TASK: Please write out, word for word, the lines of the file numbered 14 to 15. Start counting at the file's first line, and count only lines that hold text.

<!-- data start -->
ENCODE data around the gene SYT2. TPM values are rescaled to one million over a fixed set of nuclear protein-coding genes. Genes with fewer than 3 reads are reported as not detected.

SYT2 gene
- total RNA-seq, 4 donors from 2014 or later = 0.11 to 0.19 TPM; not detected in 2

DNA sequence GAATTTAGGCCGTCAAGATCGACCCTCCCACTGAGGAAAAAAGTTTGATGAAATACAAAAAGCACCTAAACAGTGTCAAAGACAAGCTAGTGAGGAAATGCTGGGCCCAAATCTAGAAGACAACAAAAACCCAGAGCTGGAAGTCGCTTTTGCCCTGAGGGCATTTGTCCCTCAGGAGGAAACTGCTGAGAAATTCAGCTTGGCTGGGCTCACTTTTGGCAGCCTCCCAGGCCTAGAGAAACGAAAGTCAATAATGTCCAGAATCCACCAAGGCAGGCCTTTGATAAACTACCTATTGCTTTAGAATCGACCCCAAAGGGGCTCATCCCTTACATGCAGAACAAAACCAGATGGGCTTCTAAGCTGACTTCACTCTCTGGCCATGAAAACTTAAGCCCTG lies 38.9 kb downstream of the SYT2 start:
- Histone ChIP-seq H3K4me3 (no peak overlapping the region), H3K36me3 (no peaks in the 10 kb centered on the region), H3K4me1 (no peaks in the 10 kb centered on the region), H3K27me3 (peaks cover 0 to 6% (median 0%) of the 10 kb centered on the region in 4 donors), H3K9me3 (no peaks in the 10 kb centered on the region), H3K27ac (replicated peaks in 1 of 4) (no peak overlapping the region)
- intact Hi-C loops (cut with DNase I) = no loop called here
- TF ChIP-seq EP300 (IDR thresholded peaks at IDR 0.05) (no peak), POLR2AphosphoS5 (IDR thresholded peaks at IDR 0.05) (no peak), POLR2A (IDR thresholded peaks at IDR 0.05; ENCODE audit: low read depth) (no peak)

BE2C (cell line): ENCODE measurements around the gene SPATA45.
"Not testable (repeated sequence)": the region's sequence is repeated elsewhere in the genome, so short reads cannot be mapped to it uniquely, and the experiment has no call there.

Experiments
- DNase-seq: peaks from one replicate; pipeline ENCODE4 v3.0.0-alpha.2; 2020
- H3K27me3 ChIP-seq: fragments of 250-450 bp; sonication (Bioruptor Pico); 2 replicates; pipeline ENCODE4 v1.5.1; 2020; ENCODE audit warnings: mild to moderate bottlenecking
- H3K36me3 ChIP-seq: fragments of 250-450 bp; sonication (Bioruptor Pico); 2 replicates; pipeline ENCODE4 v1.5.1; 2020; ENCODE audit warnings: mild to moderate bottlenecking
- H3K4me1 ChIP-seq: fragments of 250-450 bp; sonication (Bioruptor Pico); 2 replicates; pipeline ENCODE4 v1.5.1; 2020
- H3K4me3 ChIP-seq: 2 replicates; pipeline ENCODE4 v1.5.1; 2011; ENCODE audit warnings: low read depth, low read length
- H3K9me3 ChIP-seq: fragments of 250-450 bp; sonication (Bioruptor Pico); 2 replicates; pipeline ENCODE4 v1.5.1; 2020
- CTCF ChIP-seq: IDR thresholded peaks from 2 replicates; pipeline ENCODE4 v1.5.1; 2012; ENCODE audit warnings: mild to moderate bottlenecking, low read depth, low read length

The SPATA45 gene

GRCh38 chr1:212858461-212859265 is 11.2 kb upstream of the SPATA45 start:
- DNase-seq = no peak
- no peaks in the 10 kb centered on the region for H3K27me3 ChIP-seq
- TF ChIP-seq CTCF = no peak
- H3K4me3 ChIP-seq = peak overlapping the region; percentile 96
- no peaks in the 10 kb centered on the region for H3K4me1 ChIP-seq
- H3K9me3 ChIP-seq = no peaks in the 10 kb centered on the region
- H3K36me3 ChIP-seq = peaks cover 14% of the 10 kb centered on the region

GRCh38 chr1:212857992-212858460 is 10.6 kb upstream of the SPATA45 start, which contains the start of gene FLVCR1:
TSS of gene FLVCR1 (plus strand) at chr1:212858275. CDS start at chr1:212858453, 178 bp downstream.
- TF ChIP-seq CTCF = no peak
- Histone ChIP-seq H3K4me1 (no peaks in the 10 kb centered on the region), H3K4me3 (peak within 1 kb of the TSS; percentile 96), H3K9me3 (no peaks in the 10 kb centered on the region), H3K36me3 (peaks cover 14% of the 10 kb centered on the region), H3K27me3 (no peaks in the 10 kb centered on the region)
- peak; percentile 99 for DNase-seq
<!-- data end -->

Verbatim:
- H3K4me1 ChIP-seq: fragments of 250-450 bp; sonication (Bioruptor Pico); 2 replicates; pipeline ENCODE4 v1.5.1; 2020
- H3K4me3 ChIP-seq: 2 replicates; pipeline ENCODE4 v1.5.1; 2011; ENCODE audit warnings: low read depth, low read length